Lizzie Presser covers health, inequality and how policy is experienced at ProPublica. She was previously a contributing writer for The California Sunday Magazine, and her work has appeared in The New Yorker, The Guardian, This American Life and others. Her story “The Dispossessed,” published in partnership with The New Yorker, won the George Polk Award for Magazine Reporting and the John Bartlow Martin Award for Public Interest Magazine Journalism in 2020. She is a two-time finalist for the Livingston Award and the National Magazine Award.
Black patients were losing limbs at triple the rate of others. The doctor put up billboards in the Mississippi Delta. Amputation Prevention Institute, they read. He could save their limbs, if it wasn’t too late.
Low on essential supplies and fearing they’ll get sick, doctors and nurses told ProPublica in-person care for coronavirus patients has been scaled back. In some cases, it’s causing serious harm.
Un empleado de servicios médicos describe las terribles consecuencias de la insuficiencia pulmonar causada por el COVID-19, incluso en sus pacientes jóvenes
“Caí por primera vez en la cuenta de lo diferente que es cuando vi deteriorarse a mi primer paciente de coronavirus. Pensé ‘Maldita sea, esto no es una gripa’, mientras veía a este hombre relativamente joven que se esforzaba por respirar y expulsaba secreciones espumosas de color rosa por su tubo”.
“It first struck me how different it was when I saw my first coronavirus patient go bad. I was like, Holy shit, this is not the flu. Watching this relatively young guy, gasping for air, pink frothy secretions coming out of his tube.”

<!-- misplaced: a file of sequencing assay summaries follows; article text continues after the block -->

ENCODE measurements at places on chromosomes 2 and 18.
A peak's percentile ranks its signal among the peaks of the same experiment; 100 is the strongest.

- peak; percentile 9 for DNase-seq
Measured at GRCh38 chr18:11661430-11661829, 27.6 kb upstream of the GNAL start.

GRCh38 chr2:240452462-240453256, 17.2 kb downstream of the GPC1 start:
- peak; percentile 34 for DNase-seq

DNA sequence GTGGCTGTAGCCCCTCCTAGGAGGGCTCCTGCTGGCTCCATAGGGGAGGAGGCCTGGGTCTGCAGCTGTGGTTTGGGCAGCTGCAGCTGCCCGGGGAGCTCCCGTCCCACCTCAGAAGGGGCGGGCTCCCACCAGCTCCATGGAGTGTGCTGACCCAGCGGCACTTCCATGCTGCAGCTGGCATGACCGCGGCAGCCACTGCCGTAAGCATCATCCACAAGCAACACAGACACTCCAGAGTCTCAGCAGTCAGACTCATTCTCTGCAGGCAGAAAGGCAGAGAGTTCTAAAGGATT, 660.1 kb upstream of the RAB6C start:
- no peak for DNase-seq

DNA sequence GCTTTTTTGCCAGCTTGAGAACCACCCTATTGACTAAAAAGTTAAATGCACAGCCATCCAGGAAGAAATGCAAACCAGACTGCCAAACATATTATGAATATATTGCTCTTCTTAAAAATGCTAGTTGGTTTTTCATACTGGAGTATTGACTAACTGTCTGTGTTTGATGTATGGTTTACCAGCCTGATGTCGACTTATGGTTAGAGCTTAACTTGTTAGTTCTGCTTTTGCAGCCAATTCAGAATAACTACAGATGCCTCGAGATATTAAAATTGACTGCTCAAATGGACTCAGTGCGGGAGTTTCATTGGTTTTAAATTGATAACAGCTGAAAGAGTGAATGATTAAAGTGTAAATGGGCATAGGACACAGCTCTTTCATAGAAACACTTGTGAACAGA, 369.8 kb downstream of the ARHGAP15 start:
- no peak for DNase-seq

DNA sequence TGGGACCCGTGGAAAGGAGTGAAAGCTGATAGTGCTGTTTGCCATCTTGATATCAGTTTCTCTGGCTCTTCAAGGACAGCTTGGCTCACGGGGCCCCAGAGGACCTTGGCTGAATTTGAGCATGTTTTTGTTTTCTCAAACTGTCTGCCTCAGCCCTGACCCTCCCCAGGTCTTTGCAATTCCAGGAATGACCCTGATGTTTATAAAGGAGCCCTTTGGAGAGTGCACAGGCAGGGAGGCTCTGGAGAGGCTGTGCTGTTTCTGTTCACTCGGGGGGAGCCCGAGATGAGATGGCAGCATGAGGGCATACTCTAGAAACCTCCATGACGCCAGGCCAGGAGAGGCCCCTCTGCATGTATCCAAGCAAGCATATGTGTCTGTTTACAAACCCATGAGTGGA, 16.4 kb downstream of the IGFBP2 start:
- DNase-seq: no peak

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A ProPublica-New Yorker story about black land loss was cited by the legislation’s sponsor before the near-unanimous vote.
Welcome to Coffeyville, Kansas, where the judge has no law degree, debt collectors get a cut of the bail and Americans are watching their lives — and liberty — disappear in the pursuit of medical debt collection.
The Democratic presidential candidate cited a ProPublica investigation into black land loss in her proposal.
Ten days after a story about black families losing their land, the USDA scheduled listening sessions to hear from people who have had trouble qualifying for federal programs because their land was passed down without a will.
Their Family Bought Land One Generation After Slavery. The Reels Brothers Spent Eight Years in Jail for Refusing to Leave It.
Why are so many black families losing their land?
What to consider to avoid losing land that has been passed down through generations without a will and is shared among heirs.